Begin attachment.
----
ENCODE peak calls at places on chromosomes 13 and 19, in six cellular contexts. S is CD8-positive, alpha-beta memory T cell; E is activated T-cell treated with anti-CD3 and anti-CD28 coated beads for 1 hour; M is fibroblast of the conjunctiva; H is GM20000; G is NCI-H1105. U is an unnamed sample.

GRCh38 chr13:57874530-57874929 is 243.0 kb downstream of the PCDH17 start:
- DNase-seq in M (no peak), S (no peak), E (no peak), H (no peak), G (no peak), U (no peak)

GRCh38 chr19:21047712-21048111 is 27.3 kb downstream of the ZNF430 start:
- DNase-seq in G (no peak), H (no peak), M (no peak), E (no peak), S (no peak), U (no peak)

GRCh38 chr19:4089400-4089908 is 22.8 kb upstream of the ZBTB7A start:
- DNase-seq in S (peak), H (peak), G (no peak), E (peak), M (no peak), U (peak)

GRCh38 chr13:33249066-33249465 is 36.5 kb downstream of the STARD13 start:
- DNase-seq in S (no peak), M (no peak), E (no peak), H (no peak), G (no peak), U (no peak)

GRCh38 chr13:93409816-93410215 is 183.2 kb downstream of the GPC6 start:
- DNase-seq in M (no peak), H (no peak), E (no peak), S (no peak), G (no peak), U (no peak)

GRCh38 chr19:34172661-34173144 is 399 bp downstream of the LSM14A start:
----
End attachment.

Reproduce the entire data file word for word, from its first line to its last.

ENCODE peak calls at places on chromosomes 13 and 19, in six cellular contexts. S is CD8-positive, alpha-beta memory T cell; E is activated T-cell treated with anti-CD3 and anti-CD28 coated beads for 1 hour; M is fibroblast of the conjunctiva; H is GM20000; G is NCI-H1105. U is an unnamed sample.

GRCh38 chr13:57874530-57874929 is 243.0 kb downstream of the PCDH17 start:
- DNase-seq in M (no peak), S (no peak), E (no peak), H (no peak), G (no peak), U (no peak)

GRCh38 chr19:21047712-21048111 is 27.3 kb downstream of the ZNF430 start:
- DNase-seq in G (no peak), H (no peak), M (no peak), E (no peak), S (no peak), U (no peak)

GRCh38 chr19:4089400-4089908 is 22.8 kb upstream of the ZBTB7A start:
- DNase-seq in S (peak), H (peak), G (no peak), E (peak), M (no peak), U (peak)

GRCh38 chr13:33249066-33249465 is 36.5 kb downstream of the STARD13 start:
- DNase-seq in S (no peak), M (no peak), E (no peak), H (no peak), G (no peak), U (no peak)

GRCh38 chr13:93409816-93410215 is 183.2 kb downstream of the GPC6 start:
- DNase-seq in M (no peak), H (no peak), E (no peak), S (no peak), G (no peak), U (no peak)

GRCh38 chr19:34172661-34173144 is 399 bp downstream of the LSM14A start: